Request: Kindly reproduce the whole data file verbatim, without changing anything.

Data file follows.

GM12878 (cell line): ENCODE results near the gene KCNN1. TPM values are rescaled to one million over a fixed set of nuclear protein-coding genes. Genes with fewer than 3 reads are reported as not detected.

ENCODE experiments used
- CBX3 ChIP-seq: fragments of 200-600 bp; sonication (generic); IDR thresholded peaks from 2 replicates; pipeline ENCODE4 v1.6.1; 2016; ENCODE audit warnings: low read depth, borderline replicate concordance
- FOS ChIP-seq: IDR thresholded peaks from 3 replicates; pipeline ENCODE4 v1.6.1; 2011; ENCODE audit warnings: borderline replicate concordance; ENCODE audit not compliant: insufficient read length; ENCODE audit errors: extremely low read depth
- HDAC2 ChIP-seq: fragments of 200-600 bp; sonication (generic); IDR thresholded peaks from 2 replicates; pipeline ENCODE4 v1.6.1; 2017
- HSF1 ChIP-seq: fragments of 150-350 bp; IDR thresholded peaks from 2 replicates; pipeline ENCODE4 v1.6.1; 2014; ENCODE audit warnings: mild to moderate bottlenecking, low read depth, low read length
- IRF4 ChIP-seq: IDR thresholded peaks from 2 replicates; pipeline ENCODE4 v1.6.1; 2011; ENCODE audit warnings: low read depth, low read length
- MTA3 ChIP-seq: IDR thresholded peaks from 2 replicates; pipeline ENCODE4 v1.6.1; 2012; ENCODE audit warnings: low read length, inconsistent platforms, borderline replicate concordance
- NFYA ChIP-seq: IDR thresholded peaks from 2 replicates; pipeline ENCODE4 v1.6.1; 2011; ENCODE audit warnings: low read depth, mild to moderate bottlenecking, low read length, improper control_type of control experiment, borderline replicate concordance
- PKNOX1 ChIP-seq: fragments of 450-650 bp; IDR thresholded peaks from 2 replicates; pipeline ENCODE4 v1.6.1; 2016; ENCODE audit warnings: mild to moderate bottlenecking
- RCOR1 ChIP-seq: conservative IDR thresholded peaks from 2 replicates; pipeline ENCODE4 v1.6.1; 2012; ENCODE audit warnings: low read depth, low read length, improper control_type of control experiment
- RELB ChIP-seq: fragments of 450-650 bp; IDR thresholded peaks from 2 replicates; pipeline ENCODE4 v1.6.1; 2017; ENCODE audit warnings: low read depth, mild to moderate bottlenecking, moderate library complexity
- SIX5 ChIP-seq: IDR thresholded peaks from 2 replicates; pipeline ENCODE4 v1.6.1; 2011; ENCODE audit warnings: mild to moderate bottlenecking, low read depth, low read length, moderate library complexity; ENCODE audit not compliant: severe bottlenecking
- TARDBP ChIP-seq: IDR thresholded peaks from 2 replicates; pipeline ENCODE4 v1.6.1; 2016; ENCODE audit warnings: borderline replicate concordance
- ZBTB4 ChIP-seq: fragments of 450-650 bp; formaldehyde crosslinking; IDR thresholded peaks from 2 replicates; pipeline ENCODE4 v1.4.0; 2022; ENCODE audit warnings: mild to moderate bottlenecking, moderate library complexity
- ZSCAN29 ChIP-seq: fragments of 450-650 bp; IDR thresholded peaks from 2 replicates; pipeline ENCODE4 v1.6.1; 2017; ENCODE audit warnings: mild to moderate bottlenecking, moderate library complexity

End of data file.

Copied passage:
GM12878 (cell line): ENCODE results near the gene KCNN1. TPM values are rescaled to one million over a fixed set of nuclear protein-coding genes. Genes with fewer than 3 reads are reported as not detected.

ENCODE experiments used
- CBX3 ChIP-seq: fragments of 200-600 bp; sonication (generic); IDR thresholded peaks from 2 replicates; pipeline ENCODE4 v1.6.1; 2016; ENCODE audit warnings: low read depth, borderline replicate concordance
- FOS ChIP-seq: IDR thresholded peaks from 3 replicates; pipeline ENCODE4 v1.6.1; 2011; ENCODE audit warnings: borderline replicate concordance; ENCODE audit not compliant: insufficient read length; ENCODE audit errors: extremely low read depth
- HDAC2 ChIP-seq: fragments of 200-600 bp; sonication (generic); IDR thresholded peaks from 2 replicates; pipeline ENCODE4 v1.6.1; 2017
- HSF1 ChIP-seq: fragments of 150-350 bp; IDR thresholded peaks from 2 replicates; pipeline ENCODE4 v1.6.1; 2014; ENCODE audit warnings: mild to moderate bottlenecking, low read depth, low read length
- IRF4 ChIP-seq: IDR thresholded peaks from 2 replicates; pipeline ENCODE4 v1.6.1; 2011; ENCODE audit warnings: low read depth, low read length
- MTA3 ChIP-seq: IDR thresholded peaks from 2 replicates; pipeline ENCODE4 v1.6.1; 2012; ENCODE audit warnings: low read length, inconsistent platforms, borderline replicate concordance
- NFYA ChIP-seq: IDR thresholded peaks from 2 replicates; pipeline ENCODE4 v1.6.1; 2011; ENCODE audit warnings: low read depth, mild to moderate bottlenecking, low read length, improper control_type of control experiment, borderline replicate concordance
- PKNOX1 ChIP-seq: fragments of 450-650 bp; IDR thresholded peaks from 2 replicates; pipeline ENCODE4 v1.6.1; 2016; ENCODE audit warnings: mild to moderate bottlenecking
- RCOR1 ChIP-seq: conservative IDR thresholded peaks from 2 replicates; pipeline ENCODE4 v1.6.1; 2012; ENCODE audit warnings: low read depth, low read length, improper control_type of control experiment
- RELB ChIP-seq: fragments of 450-650 bp; IDR thresholded peaks from 2 replicates; pipeline ENCODE4 v1.6.1; 2017; ENCODE audit warnings: low read depth, mild to moderate bottlenecking, moderate library complexity
- SIX5 ChIP-seq: IDR thresholded peaks from 2 replicates; pipeline ENCODE4 v1.6.1; 2011; ENCODE audit warnings: mild to moderate bottlenecking, low read depth, low read length, moderate library complexity; ENCODE audit not compliant: severe bottlenecking
- TARDBP ChIP-seq: IDR thresholded peaks from 2 replicates; pipeline ENCODE4 v1.6.1; 2016; ENCODE audit warnings: borderline replicate concordance
- ZBTB4 ChIP-seq: fragments of 450-650 bp; formaldehyde crosslinking; IDR thresholded peaks from 2 replicates; pipeline ENCODE4 v1.4.0; 2022; ENCODE audit warnings: mild to moderate bottlenecking, moderate library complexity
- ZSCAN29 ChIP-seq: fragments of 450-650 bp; IDR thresholded peaks from 2 replicates; pipeline ENCODE4 v1.6.1; 2017; ENCODE audit warnings: mild to moderate bottlenecking, moderate library complexity